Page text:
The composer.json file
Composer reads a
composer.json file in Magento’s root directory to download third-party dependencies listed in the file.
The Component Manager uses the
composer.json file in an extension’s root directory to perform the following actions:
- The Component Manager can update, uninstall, enable, or disable an extension if installed using Composer (including from Packagist, Magento Marketplace, or other source) and it has a
- The Component Manager can still enable or disable an extension not installed using Composer (e.g. custom code) if it has a
We recommend you include
composer.json in your component’s root directory even if you do not intend to distribute it to other merchants using Magento.
Magento does not support the
Composer binary location
Magento uses the composer binary in the
<Magento root>/vendor/composer directory instead of a globally installed composer.
Keep this in mind while customizing, updating, or troubleshooting composer while working with Magento 2.
Project vs product
In Composer, a “project” package is a template used by the
composer create-project to set up the project structure.
The installation instructions for system integrators use the Magento Open Source and Magento Commerce project packages to set up the Magento directory structure.
A “product” package is the actual application pointed to by the
composer.json file after you download and install the project package using
Descriptions of different composer.json files
The following Magento components and product editions use a
This is Magento’s main
composer.json file which declares dependencies and third-party components.
composer.json files use this file as a template.
Magento Open Source project
Magento system integrators use this
composer.json file to deploy the Magento Open Source product and its dependencies.
Magento Commerce project
Magento system integrators use this
composer.json file to deploy the Magento Commerce product and its dependencies.
The Magento application uses this
composer.json file for its framework packages.
composer.json file for a module extension declares external dependencies that it needs to function.
composer.json file for a theme component contains parent theme dependencies the extension needs to inherit.
For language packages, you must use the correct ISO code for the language code in the
Magento-specific package types
Magento extensions can be any of the following types:
magento2-languagefor language packages
magento2-componentfor general extensions that do not fit any of the other types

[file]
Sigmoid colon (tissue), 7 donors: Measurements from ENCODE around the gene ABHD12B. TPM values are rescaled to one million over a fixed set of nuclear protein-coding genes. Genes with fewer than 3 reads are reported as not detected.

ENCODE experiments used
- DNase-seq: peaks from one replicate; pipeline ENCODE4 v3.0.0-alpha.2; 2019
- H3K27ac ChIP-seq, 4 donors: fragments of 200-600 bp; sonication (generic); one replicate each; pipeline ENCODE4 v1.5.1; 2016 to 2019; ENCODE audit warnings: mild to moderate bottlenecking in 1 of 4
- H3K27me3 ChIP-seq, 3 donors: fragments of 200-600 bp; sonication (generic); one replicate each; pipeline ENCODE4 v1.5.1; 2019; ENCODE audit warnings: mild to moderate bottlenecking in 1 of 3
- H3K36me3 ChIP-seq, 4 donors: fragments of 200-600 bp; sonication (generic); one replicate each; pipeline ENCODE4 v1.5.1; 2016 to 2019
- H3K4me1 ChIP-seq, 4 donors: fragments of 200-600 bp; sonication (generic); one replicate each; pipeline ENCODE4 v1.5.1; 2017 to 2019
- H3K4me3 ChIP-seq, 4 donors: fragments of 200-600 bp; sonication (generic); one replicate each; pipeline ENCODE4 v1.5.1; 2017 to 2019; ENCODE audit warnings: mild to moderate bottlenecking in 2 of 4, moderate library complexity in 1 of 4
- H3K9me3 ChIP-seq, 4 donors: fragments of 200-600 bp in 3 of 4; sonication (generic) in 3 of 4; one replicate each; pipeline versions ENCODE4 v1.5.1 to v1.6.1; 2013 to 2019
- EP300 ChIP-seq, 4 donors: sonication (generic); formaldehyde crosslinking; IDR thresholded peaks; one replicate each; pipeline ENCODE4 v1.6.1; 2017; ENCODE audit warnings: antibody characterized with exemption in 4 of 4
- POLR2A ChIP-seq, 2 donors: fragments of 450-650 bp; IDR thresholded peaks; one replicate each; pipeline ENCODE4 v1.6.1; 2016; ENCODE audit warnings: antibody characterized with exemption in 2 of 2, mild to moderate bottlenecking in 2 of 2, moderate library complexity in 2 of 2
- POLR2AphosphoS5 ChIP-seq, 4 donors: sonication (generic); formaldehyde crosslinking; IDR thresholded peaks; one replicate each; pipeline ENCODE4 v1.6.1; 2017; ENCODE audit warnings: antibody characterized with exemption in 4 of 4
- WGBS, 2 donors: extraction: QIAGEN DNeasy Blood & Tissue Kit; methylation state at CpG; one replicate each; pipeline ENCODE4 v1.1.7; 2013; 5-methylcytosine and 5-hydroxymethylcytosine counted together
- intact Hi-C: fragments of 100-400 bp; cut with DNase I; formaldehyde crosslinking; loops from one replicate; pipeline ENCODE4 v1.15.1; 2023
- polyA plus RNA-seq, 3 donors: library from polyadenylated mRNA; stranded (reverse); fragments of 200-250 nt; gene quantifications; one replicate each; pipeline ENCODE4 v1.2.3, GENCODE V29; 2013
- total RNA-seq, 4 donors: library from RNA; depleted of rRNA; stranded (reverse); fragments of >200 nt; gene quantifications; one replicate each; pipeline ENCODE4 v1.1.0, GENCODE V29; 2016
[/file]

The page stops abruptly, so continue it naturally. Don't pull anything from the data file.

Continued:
The extension type tells the system where to install the directories and files of each extension in the Magento directory structure.
Since the namespace of a Composer package is global within a package repository, e.g. packagist.org, use the following format when naming your package:
Using the Composer naming convention helps distinguish packages from different vendors with a low risk of overlapping.
All letters in the vendor name must be in lowercase.
For example, the vendor name format for extensions released by Magento Inc is
Magento Marketplace Extensions
Magento Marketplace uses
vendor-name to match an extension to a vendor during the extension submission process.
If you plan to submit your extension to the Magento Marketplace, you must use the unique Vendor Name created or assigned to you when you created your marketplace account.
composer.json file, use the value of ‘Vendor Name’ in your profile for the
vendor-name part of the extension name.
Please see the Marketplace Documentation for more information about your unique vendor name.
All letters in the
package-name must be in lowercase.
If the name contains more than one word, the Composer specification recommends separating them with dashes.
The convention for Magento package names is the following
type-prefix is any of the Magento extension types:
module-for module extensions
theme-for theme extensions
language-for language extensions
product-for metapackages such as Magento Open Source or Magento Commerce
suffix is a unique identifier for extensions of that type.
Components have the following types of versions:
Marketing version; in other words, the version the merchant interacts with.
Your initial version might be 1.0.0 or 2.0.0, for example. You should follow our versioning policy guidelines when setting your version.
Composer version; in other words, the version of each module, theme, language package, third-party package, and dependencies.
Using Magento code as an example, Magento Open Source marketing version 2.0.0 includes component versions such as 100.0.1, 100.0.2, and so on. These versioning strategy prevents collisions between the marketing version and component versions.